The families of the 12 people still missing after a vacation home in Wimberly, Texas, was ripped from its foundation in the rapid flood waters of the Blanco River are coming to grips with what they think has happened while also hoping for a miracle.
Julie Shields got a call early Saturday morning from her sister Laura McComb.
"We are floating in a house that is now floating down the river," McComb told Shields, the sister recalling it to KXAN-TV. "Call mom and dad. I love you, and pray."
Jonathan McComb was rescued on the bank of the Blanco River, but his wife, Laura McComb, and two children, in addition to others who were in a house that was swept away, remain missing. (Image source: KVUE-TV)
Shields told the news station McComb said she saw a light from what she thought was rescue helicopter.
"And I just expected to go to Wimberley High School the next day and find her," Shields said. "When she wasn’t there, I knew something was very, very wrong."
Shield's told KVUE-TV that her sister and others in the house didn't think it would get as bad as it did, and then it was too late.
Hays County Emergency Operations Center spokesman Trey Hatt said the "search" for the 12 people, which included adults and children from two families, was over Monday night, suggesting they didn't expect to find survivors. Recovery efforts resumed Tuesday.
McComb's husband, Jonathan McComb, was rescued and taken to a hospital in San Antonio with serious injuries.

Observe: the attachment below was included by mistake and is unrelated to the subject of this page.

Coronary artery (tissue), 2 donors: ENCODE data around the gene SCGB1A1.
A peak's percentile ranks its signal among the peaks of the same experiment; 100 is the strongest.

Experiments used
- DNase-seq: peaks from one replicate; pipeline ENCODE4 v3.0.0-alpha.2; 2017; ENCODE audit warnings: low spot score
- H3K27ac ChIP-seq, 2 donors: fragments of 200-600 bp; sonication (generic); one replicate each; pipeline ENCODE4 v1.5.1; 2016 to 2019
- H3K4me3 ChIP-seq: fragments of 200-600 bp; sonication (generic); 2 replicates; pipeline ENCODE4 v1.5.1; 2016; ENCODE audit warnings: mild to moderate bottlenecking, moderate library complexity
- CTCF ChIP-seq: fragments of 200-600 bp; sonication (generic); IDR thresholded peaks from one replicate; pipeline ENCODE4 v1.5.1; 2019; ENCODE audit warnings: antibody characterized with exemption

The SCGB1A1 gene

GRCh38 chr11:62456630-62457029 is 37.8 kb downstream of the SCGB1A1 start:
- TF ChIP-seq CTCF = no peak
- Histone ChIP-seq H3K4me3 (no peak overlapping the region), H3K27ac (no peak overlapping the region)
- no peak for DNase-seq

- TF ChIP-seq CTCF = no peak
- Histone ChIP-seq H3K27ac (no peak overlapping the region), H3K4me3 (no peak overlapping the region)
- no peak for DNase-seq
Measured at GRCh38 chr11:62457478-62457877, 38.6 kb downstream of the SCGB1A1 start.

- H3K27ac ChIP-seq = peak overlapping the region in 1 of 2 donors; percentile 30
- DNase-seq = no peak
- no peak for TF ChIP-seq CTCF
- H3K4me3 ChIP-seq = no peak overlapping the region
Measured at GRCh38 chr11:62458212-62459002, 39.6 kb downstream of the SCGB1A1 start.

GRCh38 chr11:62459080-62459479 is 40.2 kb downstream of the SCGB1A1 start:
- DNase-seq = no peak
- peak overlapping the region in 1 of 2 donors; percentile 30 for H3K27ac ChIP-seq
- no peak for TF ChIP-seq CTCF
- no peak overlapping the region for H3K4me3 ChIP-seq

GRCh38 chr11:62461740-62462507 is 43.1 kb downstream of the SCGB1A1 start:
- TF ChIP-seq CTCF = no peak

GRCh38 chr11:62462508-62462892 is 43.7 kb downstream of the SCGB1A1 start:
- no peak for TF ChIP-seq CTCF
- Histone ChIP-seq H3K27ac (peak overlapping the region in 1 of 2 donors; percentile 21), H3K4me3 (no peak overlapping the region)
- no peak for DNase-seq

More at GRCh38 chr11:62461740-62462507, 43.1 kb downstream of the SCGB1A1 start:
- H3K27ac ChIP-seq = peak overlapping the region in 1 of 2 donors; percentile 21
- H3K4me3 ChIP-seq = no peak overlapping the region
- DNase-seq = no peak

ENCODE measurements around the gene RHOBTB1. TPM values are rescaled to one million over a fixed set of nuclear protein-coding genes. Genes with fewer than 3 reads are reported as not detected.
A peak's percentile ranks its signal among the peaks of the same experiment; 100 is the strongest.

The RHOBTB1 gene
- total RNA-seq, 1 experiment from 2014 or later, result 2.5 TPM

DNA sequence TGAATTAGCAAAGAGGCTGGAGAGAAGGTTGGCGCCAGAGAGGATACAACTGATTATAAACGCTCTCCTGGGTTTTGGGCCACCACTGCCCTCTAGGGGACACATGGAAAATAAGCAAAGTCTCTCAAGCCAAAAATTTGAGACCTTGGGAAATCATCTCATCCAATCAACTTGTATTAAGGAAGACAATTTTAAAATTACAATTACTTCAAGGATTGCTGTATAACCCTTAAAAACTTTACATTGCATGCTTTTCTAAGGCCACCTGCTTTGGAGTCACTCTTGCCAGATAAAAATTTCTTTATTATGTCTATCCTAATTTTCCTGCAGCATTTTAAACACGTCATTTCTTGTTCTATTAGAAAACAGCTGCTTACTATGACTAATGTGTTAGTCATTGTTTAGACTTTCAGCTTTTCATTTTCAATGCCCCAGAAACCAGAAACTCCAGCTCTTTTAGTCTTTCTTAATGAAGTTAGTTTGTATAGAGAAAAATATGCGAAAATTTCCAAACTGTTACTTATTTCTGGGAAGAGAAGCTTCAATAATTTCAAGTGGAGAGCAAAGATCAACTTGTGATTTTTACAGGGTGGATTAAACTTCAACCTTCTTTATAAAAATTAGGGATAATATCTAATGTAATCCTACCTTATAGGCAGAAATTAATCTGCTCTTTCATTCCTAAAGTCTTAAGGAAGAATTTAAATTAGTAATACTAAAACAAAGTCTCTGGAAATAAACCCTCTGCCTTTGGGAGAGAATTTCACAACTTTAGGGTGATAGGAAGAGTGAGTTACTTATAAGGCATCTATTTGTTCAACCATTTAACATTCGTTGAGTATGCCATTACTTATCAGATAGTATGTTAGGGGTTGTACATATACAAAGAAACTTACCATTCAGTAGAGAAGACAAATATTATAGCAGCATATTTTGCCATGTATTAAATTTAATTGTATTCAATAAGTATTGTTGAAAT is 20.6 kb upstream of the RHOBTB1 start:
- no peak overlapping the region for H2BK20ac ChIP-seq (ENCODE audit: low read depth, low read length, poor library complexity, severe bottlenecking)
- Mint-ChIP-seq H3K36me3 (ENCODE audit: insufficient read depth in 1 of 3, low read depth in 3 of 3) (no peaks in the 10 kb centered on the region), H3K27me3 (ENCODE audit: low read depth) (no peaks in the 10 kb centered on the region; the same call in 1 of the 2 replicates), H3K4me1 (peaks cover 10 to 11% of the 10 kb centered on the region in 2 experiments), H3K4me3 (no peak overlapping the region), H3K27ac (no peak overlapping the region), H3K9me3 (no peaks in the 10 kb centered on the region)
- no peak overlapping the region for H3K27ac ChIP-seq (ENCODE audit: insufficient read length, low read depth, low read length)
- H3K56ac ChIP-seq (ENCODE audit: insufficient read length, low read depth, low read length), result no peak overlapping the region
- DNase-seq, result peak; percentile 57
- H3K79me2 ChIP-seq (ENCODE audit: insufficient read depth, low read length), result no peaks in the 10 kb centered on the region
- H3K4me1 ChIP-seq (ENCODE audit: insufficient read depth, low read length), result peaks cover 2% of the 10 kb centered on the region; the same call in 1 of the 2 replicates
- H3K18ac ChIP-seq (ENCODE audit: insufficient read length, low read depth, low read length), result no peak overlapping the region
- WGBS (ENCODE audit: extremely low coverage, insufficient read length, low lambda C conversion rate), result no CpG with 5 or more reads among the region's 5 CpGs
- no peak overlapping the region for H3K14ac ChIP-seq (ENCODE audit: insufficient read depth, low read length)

"He is absolutely devastated. He did everything he possibly could to save them," Shields told KVUE. "What happened was the house slammed into a bridge and the house broke in two and they had all been in the house together holding hands but when the house hit the bridge and it separated, he got separated from everyone else."
Laura McComb and her two children, 6-year-old Andrew and 4-year-old Leighton McComb, remain missing.
Though still holding out for a miracle, Shields told KVUE "we all know and we have accepted that they're gone."
In Houston, about 180 miles from Wimberly, the area's waterways continue to swell with several more inches of rain.
Mayor Annise Parker said at a news conference Tuesday morning that "we're on the alert for folks in their houses as the bayous continue to rise."
The National Weather Service said about 11 inches of rain fell in six hours in parts of southwest Houston.
Watch this aerial footage of the flooding in the city:
Authorities said three people have died in Harris County, Texas — which includes Houston — and between 500 and 700 homes have sustained some level of damage.
Houston METRO canceled its morning transit services, and Harris County district courts canceled morning jury service. Storms also knocked out power in parts of the city.
About 20 school districts in the area were either closed or had delayed opening.
The Associated Press contributed to this report.